Friday, November 26, 2010

Unfinished Business.

it has been just over 3 years since i first started training in earnest, since i first visited the GYM JONES facility in SLC, utah. since i first saw in action what i had hardly even imagined possible. in those years there have been many workouts, many internal dialogues. i worked through many of the "standard" and foundation workouts, and while some were modified, i never quit. well, almost never. it was almost exactly 3 years ago when i took a 45# bar to the local track and gave it a shot. 4x OH walking lunges + 4x Push presses. 1 lap. not too bad right?


i went maybe 50 yards, turned around, did maybe 40 and made a b line back to my truck, tail tucked and hands frozen.

i head out to salt lake city in 7 days, my 3rd time and am eager to learn, but i had some unfinished business to take care of.

i wasn't going to quit this time.

there was a minute where i actually thought it wasnt going to be so bad... and the first 50 m was alright, but, when the best you can say about the first 1/8 of a workout is that it is "alright" you are probably in for a long haul.

39:53. minor frostbite in my fingertips, and a touch of redemption.

and now, back to work.

Wednesday, November 24, 2010

Physical culture and body image

working out... how narcissistic.

i work in a gym, i know. i see the "shirts" these guys wear, watch them wink at themselves in the mirror. the ego grows even faster than their muscles. hypertrophy. get big. get ripped. vascularization. six pack....

or for the ladies, making sure not to sweat too much. dont want makeup to run. trying to loose weight, but from the right places. not big, not strong, just "toned".


i have been having an interesting e-mail conversation about challenge, exercise and body image... i think most people these days have body issues, and have developed their way to cope... some shirk challenge, choose to accept their bodies as they are. some fight, seek to exert control. diet, exercise, the right clothes.... it can get pretty messy.

i believe training for a purpose is a way to simplify the issue. to value function over form. to craft your body as you would a tool. to make it efficient. to willingly sacrifice certain traits to excel at others. to ignore what mass media has to say about appearance - what the fuck do they know anyway? to accept that time is finite, and we need to put our efforts where they will do the most good.
I had severe body image issues in middle/high school, I believe there is a lot of power in physical culture, in watching the cumulative effect of will. not just physical changes, but mental ones. and as for physical changes, becoming connected with your body. being able to identify with each nerve ending, each muscle because you know how far you can push it and what it will cost in return. I feel you develop a deep enough relationship with your flesh and sinew and bone that no corporation or individual can shake it. I met a woman who was a fighter, her legs had purpose. I met an ultra-marathoner - her legs, hell her frame had an entirely different purpose. I guess when you have a goal like that, beauty images loose most of their power. there is a price to be paid and if you want to be a great climber, a great runner or a great biker it will take tremendous will, work and stress. and like age, these will shape your flesh. we become what we do. does it matter more to be "pretty" or to accomplish your goal? because they may be mutually exclusive. it is a choice, and in honoring that fact, consciously forgoing one to embrace the other it (I believe) dispels most of the fear and doubt. it becomes simple, and even a little easy.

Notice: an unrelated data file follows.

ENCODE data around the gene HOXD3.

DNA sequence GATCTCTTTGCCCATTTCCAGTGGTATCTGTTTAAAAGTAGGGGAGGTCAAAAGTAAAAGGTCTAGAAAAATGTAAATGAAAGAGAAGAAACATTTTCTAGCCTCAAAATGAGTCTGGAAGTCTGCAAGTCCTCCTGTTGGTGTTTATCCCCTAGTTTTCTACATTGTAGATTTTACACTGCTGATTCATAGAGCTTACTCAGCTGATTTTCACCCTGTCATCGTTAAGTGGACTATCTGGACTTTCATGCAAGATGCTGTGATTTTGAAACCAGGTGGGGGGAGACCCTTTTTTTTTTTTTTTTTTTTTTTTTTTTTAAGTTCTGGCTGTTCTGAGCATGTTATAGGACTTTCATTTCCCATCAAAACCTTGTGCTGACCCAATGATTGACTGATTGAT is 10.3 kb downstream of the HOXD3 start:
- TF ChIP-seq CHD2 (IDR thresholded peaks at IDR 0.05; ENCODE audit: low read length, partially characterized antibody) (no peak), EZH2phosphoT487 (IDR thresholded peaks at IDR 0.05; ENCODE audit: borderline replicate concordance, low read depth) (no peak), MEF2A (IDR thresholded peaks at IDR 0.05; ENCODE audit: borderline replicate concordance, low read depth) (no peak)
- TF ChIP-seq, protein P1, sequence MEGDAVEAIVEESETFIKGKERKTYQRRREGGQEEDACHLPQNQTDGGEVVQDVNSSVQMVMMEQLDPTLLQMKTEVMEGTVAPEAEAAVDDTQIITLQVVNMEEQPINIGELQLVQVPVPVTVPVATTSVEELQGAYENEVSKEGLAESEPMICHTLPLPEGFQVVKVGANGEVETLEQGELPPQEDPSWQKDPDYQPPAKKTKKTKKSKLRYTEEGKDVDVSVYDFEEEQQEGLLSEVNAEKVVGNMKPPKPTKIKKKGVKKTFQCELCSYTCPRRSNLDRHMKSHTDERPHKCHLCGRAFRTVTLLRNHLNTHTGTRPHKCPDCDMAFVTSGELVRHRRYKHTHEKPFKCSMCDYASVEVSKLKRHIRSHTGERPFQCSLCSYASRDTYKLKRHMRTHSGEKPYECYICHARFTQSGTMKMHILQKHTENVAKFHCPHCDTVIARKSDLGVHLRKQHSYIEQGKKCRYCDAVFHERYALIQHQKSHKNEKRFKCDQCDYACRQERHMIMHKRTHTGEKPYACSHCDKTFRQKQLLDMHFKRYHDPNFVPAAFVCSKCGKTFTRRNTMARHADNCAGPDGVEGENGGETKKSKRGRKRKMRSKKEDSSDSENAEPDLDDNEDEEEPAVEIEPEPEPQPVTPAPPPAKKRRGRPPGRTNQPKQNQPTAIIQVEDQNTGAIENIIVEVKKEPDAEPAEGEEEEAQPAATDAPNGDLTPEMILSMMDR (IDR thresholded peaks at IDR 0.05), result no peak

i saw a woman at the airport in NYC this weekend, from 50 feet away i knew she was a fighter. she had cauliflower ear, a neck as thick as mine and you could see the definition in her legs through her jeans.she was an embodiment of countless hours of hard work and tough decisions. she was beautiful. she was crafted for a purpose through efforts of her own. function, in and of itself, is beautiful.

not to say athletes lack body issues, they are just easily put in check.

let reality be the judge, everything else is just noise.

Wednesday, November 10, 2010

Something has to give...

its easy to talk. to give advice. to weigh in on risk and consequences when you will foot neither bill.

a few weeks ago i was talking to a good friend, weighing options, thinking aloud when she asked me - what would your advice be if someone else was saying this to you?

what would you say?

a decision was made right there.

i quit.

i believe it is healthy to work in different disciplines. to apply lessons and experience and truly feel how "all training is complimentary" but there is an addition to that statement... "to a point."

for the last couple years my time has been divided, i am a chef, a personal trainer, and a craftsman. i am fairly competent at all three, but not exceptional. there has been growth and lessons from one apply nicely to the others, but in recent months i have hit a wall. i have found the current limit of my attention and energy. things are stagnating, and something has to give.

after eight years, i left the chef job. my last steady paycheck. leaving the safety net. adding pressure. focus. giving things the time they need. the attention they deserve. its time to make it work. to pass or fail on my own energies. until the next evolution.

owner operator

Growth can be painful.

it takes commitment,

not holding back,

and a willingness to stand alone.